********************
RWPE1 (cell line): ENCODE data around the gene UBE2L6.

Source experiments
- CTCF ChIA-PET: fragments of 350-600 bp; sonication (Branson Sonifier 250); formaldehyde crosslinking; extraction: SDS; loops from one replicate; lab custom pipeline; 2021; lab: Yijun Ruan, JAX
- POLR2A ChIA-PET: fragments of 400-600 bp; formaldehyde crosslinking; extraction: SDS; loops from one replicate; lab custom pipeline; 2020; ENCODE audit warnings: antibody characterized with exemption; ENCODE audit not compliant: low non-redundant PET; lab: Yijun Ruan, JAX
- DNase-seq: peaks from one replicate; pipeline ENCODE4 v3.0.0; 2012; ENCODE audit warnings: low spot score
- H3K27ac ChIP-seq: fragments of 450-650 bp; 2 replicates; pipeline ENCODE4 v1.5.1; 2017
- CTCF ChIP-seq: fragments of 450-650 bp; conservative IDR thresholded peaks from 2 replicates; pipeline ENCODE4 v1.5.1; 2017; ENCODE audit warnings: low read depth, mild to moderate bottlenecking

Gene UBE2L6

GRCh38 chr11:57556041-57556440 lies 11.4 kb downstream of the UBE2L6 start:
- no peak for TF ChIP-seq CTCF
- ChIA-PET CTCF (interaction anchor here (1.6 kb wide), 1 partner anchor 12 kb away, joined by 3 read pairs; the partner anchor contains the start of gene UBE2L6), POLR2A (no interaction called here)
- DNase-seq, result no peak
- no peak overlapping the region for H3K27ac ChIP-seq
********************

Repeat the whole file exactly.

RWPE1 (cell line): ENCODE data around the gene UBE2L6.

Source experiments
- CTCF ChIA-PET: fragments of 350-600 bp; sonication (Branson Sonifier 250); formaldehyde crosslinking; extraction: SDS; loops from one replicate; lab custom pipeline; 2021; lab: Yijun Ruan, JAX
- POLR2A ChIA-PET: fragments of 400-600 bp; formaldehyde crosslinking; extraction: SDS; loops from one replicate; lab custom pipeline; 2020; ENCODE audit warnings: antibody characterized with exemption; ENCODE audit not compliant: low non-redundant PET; lab: Yijun Ruan, JAX
- DNase-seq: peaks from one replicate; pipeline ENCODE4 v3.0.0; 2012; ENCODE audit warnings: low spot score
- H3K27ac ChIP-seq: fragments of 450-650 bp; 2 replicates; pipeline ENCODE4 v1.5.1; 2017
- CTCF ChIP-seq: fragments of 450-650 bp; conservative IDR thresholded peaks from 2 replicates; pipeline ENCODE4 v1.5.1; 2017; ENCODE audit warnings: low read depth, mild to moderate bottlenecking

Gene UBE2L6

GRCh38 chr11:57556041-57556440 lies 11.4 kb downstream of the UBE2L6 start:
- no peak for TF ChIP-seq CTCF
- ChIA-PET CTCF (interaction anchor here (1.6 kb wide), 1 partner anchor 12 kb away, joined by 3 read pairs; the partner anchor contains the start of gene UBE2L6), POLR2A (no interaction called here)
- DNase-seq, result no peak
- no peak overlapping the region for H3K27ac ChIP-seq